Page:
There’s over 50,000+ news queries from journalists every year, but you’re able to sign up to the channel that best suits your blog—including business and finance, tech and general lifestyle.
…But while that’s all well and good, you want to know how it actually helps to build backlinks. Am I right?
Here’s your answer: After spotting a journalist asking for tips on getting more freelance clients, I chirped in with my two cents. As a freelancer, that’s my bread and butter.
The result of spending five minutes on a Monday morning writing a quick response? This contextual backlink to my blog’s homepage, from a site with a Domain Authority of 65:
Not bad, right?
You can kick off this strategy for your own blog by signing up to HARO here.
Set aside a few minutes each day to respond to relevant queries, making sure that your pitch stands out. Here’s how to do that:
- Prove you’re credible by adding links to previous coverage of your blog.
- Make your pitch unique. Don’t re-hash the same, overused tip!
- Don’t over-do it. Keep it short enough for the journalist to digest.
- Add your personality. Remember: There’s nobody else like you. Use that to your advantage!
Once your pitch has been sent, keep an eye on your backlink profile. If you’ve followed the steps above, I’m sure there’ll be new additions coming soon!
9. Create Round-Up Blog Posts
I’ll bet you’re thinking this right now: “Elise, I should be taking part in other blogger’s round-ups if I want to get links… Not the other way around!”
Let me tell you something, my friend: That’s not true. (You’ve been brainwashed.)
You see, you’re able to build links to your blog by creating round-ups, and hosting them on your website.
…But I’ve got something to admit: This wasn’t my idea. It’s a great one, but I can’t take credit.
When I took part in the HARO request I shared in the step above, Fit Small Business reached out to me to let me know—and asked whether I’d consider linking to the blog post from my own site:
This technique also worked for our small business SEO round-up.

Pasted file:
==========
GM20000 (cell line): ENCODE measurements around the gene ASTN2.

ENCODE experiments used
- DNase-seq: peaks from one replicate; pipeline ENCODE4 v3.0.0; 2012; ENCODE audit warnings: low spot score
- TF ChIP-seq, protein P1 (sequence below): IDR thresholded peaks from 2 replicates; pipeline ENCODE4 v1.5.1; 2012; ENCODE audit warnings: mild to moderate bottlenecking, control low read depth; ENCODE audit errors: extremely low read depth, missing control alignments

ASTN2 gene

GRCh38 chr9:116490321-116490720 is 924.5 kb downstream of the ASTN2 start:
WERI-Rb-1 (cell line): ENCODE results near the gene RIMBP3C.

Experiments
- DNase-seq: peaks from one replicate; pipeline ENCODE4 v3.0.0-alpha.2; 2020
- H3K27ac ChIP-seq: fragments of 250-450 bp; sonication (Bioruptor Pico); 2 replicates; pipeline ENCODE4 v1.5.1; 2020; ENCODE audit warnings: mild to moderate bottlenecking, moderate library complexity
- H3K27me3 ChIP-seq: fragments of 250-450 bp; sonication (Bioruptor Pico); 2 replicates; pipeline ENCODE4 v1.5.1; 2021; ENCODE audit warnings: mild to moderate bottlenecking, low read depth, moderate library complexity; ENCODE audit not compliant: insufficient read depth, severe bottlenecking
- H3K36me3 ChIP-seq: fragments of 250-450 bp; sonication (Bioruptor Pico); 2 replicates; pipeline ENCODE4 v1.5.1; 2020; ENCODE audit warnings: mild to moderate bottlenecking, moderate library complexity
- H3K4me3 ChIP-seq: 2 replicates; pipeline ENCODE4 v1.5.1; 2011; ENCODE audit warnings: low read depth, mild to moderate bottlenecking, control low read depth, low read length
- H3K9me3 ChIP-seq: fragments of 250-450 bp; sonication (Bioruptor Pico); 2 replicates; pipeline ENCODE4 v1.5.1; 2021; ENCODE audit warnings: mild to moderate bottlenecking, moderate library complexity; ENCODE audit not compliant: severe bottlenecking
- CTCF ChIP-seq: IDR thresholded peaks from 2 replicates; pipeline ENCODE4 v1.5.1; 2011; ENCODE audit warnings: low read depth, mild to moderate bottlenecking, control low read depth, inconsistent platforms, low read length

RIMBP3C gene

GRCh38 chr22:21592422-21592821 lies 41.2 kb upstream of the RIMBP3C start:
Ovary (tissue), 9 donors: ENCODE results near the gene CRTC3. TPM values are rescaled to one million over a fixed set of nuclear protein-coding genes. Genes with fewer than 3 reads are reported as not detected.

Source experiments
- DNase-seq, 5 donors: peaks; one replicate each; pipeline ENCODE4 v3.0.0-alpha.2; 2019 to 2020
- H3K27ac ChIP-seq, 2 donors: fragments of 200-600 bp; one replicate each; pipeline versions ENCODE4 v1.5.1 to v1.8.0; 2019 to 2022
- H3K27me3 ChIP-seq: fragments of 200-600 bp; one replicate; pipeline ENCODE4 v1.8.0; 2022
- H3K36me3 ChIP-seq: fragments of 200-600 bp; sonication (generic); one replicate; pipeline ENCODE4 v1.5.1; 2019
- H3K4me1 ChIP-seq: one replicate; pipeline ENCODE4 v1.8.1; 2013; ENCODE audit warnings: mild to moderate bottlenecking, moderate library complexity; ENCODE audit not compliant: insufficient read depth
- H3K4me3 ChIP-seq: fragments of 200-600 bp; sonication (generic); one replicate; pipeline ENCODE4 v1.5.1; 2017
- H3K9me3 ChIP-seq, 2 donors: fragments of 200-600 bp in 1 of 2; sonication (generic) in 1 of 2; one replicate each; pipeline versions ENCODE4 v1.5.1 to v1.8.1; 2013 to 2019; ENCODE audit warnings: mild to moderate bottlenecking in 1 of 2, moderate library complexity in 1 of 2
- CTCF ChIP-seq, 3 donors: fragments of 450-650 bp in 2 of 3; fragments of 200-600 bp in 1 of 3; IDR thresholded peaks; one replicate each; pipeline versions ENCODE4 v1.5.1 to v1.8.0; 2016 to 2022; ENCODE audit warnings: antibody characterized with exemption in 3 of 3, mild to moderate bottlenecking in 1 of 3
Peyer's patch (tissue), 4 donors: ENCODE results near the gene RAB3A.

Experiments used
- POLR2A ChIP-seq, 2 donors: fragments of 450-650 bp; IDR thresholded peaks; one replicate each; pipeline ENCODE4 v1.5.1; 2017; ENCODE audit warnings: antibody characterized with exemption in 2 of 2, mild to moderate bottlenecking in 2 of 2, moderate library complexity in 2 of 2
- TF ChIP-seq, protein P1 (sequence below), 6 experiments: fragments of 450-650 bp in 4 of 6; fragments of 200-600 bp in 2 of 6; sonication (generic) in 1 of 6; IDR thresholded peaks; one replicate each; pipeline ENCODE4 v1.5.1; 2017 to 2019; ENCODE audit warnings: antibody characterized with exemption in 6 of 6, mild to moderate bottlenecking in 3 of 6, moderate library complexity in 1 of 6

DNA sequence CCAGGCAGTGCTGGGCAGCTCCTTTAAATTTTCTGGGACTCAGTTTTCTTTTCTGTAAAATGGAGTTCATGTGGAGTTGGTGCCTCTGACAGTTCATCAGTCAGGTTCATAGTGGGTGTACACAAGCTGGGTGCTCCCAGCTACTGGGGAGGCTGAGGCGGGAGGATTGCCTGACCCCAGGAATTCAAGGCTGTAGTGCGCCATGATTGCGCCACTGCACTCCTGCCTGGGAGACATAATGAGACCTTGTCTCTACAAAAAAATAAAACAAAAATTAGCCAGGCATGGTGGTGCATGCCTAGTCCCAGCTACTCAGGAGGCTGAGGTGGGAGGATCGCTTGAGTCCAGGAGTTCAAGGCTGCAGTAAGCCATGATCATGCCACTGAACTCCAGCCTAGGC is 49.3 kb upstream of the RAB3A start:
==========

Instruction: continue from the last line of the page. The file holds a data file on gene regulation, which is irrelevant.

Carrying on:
One of the SEO experts who took part, Jordan Kasteller, added a link to the round-up (and his feature) on his blog’s.
If you’re wanting to use this technique to build backlinks to your blog, here’s what you can do:
1. Find a list of other bloggers to take part in your round-up. (You can even use HARO for this, by taking on the part of a journalist.)
2. Publish the round-up piece.
3. Email all of your contributors, thanking them for taking part—and asking for it to be shared on their website.
Do you believe me now when I say round-ups on your own blog can get you backlinks?
10. Review Products, and Tell the Company
If you’re regularly reviewing products on your blog, you might be sitting on a huge backlink opportunity goldmine. Whether you’re reviewing gaming products or mascaras, you’re able to turn this blog content into tons of backlinks.
1. Write the review, as normal—linking to the brand’s website in your piece.
2. Send an email to the PR team of the brand’s product that you’ve reviewed, including a link to your coverage. Ask them to consider sharing this on their social media, or adding to their product page.
Simple, right? But extremely effective.
This link building strategy works because it’s similar to giving testimonials. If you’re able to write a piece of content that praises a brand’s product, why wouldn’t they want to share it?
Plus, this tactic takes a job off their hands. Instead of taking time from their business to send products and ask for reviews, you’re helping them out. The least they can do is reward you with a backlink to your blog.